The keyword can be up to 32 characters long, containing only word characters, and cannot start with a number. Irrelevant of the case passed, the keywords are stored internally in lowercase. As such, you cannot have two seperate keyword searchs for
new constructor takes a variety of arguments and returns a new HTML::TrackerLink processing object.
new are accepted in one of the following formats.
A empty HTML::LinkTracker object is created without any trackers set
- new $tracker_url
If a single argument is passed, the argument is assume be the tracker URL for a the default search.
- new $keyword => $tracker_url
If two arguments are passed, they are assumed to be a single keyword search. In the case where the HTML::TrackerLink object is created with only one keyword, the default search will ALSO be set to the same tracker, so that in systems with only one possible place to link to, people that forget the keyword will still get their references linked to.
It also catches a cases where there is a message like
'This resolves Bug #12, #13, #14 and #15'.
- new $keyword1 => $tracker_url1, $keyword2 => $tracker_url2 [, ...]
If more than two arguments are passed, they are assumed to be a set of keyword searches. In this case, the default search will NOT be set, as we cannot be sure which case the default should go to.
To assign the default in this case, you should use the
In all cases, the
new method will returns a new HTML::TrackerLink object on success, or
undef if an error has occured. ( Invalid keyword/URL formats etc ).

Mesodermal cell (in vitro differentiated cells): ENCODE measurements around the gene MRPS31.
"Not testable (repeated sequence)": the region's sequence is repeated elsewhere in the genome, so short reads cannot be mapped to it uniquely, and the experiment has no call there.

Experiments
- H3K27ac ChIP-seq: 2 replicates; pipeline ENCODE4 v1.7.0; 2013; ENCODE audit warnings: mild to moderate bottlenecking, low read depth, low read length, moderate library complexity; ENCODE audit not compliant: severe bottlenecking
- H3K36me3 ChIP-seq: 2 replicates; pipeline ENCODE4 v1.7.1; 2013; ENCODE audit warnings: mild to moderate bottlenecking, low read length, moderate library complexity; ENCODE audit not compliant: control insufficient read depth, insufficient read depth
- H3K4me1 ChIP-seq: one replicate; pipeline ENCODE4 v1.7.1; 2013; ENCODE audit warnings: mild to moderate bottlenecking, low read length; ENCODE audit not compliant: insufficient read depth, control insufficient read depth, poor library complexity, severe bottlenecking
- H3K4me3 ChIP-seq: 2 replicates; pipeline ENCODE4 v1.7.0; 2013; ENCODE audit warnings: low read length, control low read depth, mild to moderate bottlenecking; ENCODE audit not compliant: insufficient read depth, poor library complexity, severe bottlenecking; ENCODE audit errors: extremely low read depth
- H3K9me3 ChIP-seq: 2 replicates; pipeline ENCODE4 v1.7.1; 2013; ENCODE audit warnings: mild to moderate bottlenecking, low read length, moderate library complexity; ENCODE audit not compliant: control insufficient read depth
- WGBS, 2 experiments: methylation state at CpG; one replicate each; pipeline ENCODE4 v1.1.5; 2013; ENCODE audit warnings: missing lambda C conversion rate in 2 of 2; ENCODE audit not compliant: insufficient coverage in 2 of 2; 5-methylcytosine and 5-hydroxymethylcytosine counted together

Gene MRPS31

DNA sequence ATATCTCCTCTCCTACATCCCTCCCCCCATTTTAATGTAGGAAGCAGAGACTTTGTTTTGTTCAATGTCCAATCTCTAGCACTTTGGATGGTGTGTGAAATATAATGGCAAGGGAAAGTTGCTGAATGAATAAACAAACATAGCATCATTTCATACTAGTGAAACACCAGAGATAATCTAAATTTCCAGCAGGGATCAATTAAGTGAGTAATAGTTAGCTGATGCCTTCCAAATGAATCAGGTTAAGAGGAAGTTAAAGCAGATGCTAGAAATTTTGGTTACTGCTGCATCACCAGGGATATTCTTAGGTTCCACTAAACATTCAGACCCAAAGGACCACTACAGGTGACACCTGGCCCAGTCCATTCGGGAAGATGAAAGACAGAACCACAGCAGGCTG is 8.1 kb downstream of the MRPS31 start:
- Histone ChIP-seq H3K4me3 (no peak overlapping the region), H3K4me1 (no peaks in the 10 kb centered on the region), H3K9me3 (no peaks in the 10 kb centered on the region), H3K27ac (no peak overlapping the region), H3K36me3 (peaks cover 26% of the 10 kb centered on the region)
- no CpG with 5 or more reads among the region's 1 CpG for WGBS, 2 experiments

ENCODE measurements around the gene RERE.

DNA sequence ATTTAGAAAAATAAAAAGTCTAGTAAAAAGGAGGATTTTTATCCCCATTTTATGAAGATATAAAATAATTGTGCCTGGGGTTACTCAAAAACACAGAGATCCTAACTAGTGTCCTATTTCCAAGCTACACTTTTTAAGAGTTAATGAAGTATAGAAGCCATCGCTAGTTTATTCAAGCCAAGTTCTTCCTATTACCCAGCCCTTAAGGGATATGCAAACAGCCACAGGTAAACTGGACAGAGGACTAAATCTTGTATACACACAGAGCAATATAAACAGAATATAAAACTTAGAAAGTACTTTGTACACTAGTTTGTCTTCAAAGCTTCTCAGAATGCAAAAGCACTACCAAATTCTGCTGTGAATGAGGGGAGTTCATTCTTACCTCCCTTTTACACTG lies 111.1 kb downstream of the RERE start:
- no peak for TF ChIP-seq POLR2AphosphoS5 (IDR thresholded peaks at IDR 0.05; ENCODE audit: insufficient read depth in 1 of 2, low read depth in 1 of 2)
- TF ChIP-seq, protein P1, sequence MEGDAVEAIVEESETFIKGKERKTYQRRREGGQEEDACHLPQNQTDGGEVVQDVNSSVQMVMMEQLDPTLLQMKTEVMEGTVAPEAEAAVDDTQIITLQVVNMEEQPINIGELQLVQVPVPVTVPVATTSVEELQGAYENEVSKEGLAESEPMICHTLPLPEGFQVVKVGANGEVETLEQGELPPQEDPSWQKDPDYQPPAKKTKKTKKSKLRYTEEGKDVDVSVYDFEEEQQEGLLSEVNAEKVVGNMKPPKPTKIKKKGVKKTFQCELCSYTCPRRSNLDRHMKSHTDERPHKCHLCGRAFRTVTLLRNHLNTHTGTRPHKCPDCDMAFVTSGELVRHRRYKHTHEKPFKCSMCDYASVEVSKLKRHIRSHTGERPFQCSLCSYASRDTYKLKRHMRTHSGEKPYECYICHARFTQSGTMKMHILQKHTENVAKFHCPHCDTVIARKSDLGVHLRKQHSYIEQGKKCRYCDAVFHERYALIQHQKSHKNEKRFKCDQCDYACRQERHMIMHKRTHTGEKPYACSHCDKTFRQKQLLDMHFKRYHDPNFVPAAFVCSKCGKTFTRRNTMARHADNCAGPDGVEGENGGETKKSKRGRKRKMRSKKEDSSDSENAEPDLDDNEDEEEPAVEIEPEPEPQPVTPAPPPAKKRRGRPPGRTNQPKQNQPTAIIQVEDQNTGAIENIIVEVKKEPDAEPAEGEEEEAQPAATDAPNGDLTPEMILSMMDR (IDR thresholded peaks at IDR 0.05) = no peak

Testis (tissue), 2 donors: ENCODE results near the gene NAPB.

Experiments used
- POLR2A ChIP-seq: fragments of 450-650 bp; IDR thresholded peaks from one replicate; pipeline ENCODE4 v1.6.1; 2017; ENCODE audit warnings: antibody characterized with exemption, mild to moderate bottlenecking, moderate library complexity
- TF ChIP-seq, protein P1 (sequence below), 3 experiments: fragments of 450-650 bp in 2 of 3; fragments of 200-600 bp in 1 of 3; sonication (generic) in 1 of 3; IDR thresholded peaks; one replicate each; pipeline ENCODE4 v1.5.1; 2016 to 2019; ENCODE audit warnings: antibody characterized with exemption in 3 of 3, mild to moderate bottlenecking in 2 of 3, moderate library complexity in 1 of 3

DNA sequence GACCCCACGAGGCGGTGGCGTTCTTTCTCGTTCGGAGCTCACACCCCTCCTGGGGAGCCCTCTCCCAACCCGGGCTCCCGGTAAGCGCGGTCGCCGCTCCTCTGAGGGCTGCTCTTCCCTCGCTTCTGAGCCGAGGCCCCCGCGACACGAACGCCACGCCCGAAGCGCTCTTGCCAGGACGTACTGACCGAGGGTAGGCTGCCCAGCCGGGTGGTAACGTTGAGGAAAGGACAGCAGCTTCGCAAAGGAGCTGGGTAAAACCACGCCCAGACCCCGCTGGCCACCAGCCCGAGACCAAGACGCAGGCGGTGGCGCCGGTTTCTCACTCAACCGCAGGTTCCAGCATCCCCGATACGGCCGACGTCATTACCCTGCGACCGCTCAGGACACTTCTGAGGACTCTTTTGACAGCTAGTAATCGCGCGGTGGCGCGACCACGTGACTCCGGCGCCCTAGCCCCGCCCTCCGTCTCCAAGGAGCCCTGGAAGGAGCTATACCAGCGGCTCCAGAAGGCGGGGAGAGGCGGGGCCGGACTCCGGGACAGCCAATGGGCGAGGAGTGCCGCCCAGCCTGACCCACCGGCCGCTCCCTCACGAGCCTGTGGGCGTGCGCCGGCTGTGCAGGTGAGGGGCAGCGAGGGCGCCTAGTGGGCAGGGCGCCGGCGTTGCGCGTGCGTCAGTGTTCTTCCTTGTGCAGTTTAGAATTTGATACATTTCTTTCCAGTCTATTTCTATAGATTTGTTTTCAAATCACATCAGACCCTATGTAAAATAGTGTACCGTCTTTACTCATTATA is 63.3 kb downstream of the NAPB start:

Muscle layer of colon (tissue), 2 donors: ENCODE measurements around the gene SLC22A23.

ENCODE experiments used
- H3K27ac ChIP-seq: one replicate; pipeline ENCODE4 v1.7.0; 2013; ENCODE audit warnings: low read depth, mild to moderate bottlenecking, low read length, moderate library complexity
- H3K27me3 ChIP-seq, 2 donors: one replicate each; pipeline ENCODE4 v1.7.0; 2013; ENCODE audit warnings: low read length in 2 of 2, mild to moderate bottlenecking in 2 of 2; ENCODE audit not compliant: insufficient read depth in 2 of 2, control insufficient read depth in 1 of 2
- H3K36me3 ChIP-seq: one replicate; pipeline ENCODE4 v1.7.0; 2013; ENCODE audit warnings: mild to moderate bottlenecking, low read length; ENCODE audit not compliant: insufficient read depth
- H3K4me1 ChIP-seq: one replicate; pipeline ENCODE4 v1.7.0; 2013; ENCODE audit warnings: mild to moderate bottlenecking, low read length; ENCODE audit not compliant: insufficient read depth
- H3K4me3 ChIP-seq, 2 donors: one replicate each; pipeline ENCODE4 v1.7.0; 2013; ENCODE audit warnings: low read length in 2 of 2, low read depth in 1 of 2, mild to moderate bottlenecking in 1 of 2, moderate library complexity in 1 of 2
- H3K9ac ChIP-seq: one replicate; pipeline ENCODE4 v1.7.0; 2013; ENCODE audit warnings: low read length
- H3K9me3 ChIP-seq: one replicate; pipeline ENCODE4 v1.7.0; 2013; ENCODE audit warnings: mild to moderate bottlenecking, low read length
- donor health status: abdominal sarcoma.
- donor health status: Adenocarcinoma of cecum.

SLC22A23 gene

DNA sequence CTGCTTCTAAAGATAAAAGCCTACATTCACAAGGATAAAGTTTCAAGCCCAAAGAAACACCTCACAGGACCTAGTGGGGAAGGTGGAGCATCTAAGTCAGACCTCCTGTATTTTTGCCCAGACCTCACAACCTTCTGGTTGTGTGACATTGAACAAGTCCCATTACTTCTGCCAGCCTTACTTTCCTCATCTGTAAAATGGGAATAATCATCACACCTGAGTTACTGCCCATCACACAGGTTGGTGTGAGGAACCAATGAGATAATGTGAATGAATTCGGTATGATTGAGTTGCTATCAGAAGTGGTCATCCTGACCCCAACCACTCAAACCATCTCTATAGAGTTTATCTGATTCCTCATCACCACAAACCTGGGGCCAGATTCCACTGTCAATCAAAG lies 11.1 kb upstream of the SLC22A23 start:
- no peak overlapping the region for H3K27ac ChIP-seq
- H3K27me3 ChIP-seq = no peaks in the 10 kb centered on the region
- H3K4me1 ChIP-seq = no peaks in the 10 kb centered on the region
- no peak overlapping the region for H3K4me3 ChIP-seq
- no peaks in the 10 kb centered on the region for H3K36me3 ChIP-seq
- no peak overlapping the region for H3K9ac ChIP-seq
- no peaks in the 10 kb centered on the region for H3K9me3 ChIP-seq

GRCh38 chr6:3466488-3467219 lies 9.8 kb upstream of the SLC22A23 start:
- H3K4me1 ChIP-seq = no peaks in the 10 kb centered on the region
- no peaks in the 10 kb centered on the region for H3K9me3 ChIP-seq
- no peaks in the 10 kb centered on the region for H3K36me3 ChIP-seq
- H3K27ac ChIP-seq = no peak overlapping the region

Returns a list containing all current defined keywords
If passed a single argument, returns the current URL for the keyword, or
undef if the keyword does not exist.
If passed two arguments, it will add a new keyword search, or replace an existing one, returning true on success, or
undef if the keyword or tracker URL are invalid.
If passed, explicitly sets the tracker URL to be used for the default search.
Returns the default search URL
undef if attempting to set an invalid tracker_url
Sets the default search to be the same as an already existing keyword search.
Returns true on success.
undef if the keyword does not exist.
process methods takes a string as argument, and applies the searches to it.
Returns the processed string on success.
undef on error.
When an error occurs, the
errstr method allows you to get access to the error message.
errstr can be called as either a static or object method.
i.e. The following are equivalent
# Calling errstr as a static method my $linker = HTML::TrackerLink->new( 'badurl' ); die HTML::TrackerLink->errstr; # Calling errstr as an object method my $linker = HTML::TrackerLink->new( 'badurl' ); die $linker->errstr;
Although the code for this module was extracted from a known working application, this package itself has only basic tests. Please report any bugs encountered.
Bugs should be reported via the CPAN bug tracker at
For other issues, or commercial enhancement or support, contact the author.
Adam Kennedy <email@example.com>
Copyright 2002 - 2008 Adam Kennedy.
This program is free software; you can redistribute it and/or modify it under the same terms as Perl itself.
The full text of the license can be found in the LICENSE file included with this module.